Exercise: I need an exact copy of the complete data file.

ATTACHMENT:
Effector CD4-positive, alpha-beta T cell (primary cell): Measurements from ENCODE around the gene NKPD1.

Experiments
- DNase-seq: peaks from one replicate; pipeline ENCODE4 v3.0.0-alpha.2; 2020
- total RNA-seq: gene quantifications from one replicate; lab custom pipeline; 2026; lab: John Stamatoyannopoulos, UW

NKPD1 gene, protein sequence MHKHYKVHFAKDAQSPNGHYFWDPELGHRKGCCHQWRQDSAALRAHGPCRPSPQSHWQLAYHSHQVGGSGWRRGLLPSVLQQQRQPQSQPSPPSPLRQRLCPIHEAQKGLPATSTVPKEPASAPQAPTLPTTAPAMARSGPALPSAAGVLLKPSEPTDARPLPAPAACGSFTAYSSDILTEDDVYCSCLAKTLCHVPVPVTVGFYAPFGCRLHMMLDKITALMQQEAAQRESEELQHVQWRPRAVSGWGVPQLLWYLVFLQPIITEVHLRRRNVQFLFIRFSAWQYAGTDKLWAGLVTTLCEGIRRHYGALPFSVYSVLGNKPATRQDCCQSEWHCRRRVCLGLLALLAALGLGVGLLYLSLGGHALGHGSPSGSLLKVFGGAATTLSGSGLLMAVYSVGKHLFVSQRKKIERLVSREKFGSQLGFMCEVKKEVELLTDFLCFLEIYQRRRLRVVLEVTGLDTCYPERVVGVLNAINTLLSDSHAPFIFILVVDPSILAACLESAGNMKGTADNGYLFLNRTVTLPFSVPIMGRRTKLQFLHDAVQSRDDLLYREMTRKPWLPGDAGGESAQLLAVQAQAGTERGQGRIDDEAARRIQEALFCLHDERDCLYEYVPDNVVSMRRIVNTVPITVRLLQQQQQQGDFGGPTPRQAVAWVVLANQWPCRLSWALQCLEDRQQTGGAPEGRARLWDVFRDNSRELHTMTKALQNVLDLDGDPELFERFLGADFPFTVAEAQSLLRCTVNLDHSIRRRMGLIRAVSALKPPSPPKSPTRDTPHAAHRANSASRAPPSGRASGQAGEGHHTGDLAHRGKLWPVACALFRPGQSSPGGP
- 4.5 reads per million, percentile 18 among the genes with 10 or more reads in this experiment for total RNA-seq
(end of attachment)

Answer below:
Effector CD4-positive, alpha-beta T cell (primary cell): Measurements from ENCODE around the gene NKPD1.

Experiments
- DNase-seq: peaks from one replicate; pipeline ENCODE4 v3.0.0-alpha.2; 2020
- total RNA-seq: gene quantifications from one replicate; lab custom pipeline; 2026; lab: John Stamatoyannopoulos, UW

NKPD1 gene, protein sequence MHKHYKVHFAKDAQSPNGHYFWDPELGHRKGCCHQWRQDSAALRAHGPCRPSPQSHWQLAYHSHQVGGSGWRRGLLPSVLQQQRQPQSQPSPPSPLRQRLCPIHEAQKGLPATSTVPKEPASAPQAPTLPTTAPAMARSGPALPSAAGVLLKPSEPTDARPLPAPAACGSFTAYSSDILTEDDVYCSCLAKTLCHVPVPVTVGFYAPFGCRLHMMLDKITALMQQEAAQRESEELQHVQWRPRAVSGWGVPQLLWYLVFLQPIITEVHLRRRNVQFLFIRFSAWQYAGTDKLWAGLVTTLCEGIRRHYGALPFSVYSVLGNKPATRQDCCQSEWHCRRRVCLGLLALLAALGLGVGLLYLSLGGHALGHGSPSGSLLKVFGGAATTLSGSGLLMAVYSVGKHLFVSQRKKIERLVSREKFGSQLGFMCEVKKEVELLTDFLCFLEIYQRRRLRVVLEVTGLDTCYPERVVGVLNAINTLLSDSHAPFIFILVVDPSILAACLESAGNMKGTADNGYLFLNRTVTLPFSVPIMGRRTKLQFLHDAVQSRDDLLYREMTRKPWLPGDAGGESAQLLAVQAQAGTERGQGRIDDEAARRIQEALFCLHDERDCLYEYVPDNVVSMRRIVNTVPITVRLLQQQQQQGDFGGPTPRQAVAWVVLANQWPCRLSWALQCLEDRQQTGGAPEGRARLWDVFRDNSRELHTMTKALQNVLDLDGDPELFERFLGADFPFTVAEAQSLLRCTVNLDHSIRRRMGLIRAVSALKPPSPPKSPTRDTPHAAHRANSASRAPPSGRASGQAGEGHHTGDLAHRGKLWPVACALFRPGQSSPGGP
- 4.5 reads per million, percentile 18 among the genes with 10 or more reads in this experiment for total RNA-seq